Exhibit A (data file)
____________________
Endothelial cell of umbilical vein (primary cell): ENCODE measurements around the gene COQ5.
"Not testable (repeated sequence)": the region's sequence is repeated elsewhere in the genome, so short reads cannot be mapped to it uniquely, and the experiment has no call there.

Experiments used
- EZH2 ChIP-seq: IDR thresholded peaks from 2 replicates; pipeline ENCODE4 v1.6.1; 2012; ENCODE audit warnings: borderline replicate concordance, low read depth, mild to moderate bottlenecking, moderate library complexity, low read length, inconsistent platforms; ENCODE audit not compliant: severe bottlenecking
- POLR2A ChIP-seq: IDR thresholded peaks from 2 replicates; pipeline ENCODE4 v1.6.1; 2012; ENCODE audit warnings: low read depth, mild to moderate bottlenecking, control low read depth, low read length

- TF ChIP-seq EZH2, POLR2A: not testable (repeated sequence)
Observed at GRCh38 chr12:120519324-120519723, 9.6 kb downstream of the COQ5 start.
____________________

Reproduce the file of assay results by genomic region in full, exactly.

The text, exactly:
Endothelial cell of umbilical vein (primary cell): ENCODE measurements around the gene COQ5.
"Not testable (repeated sequence)": the region's sequence is repeated elsewhere in the genome, so short reads cannot be mapped to it uniquely, and the experiment has no call there.

Experiments used
- EZH2 ChIP-seq: IDR thresholded peaks from 2 replicates; pipeline ENCODE4 v1.6.1; 2012; ENCODE audit warnings: borderline replicate concordance, low read depth, mild to moderate bottlenecking, moderate library complexity, low read length, inconsistent platforms; ENCODE audit not compliant: severe bottlenecking
- POLR2A ChIP-seq: IDR thresholded peaks from 2 replicates; pipeline ENCODE4 v1.6.1; 2012; ENCODE audit warnings: low read depth, mild to moderate bottlenecking, control low read depth, low read length

- TF ChIP-seq EZH2, POLR2A: not testable (repeated sequence)
Observed at GRCh38 chr12:120519324-120519723, 9.6 kb downstream of the COQ5 start.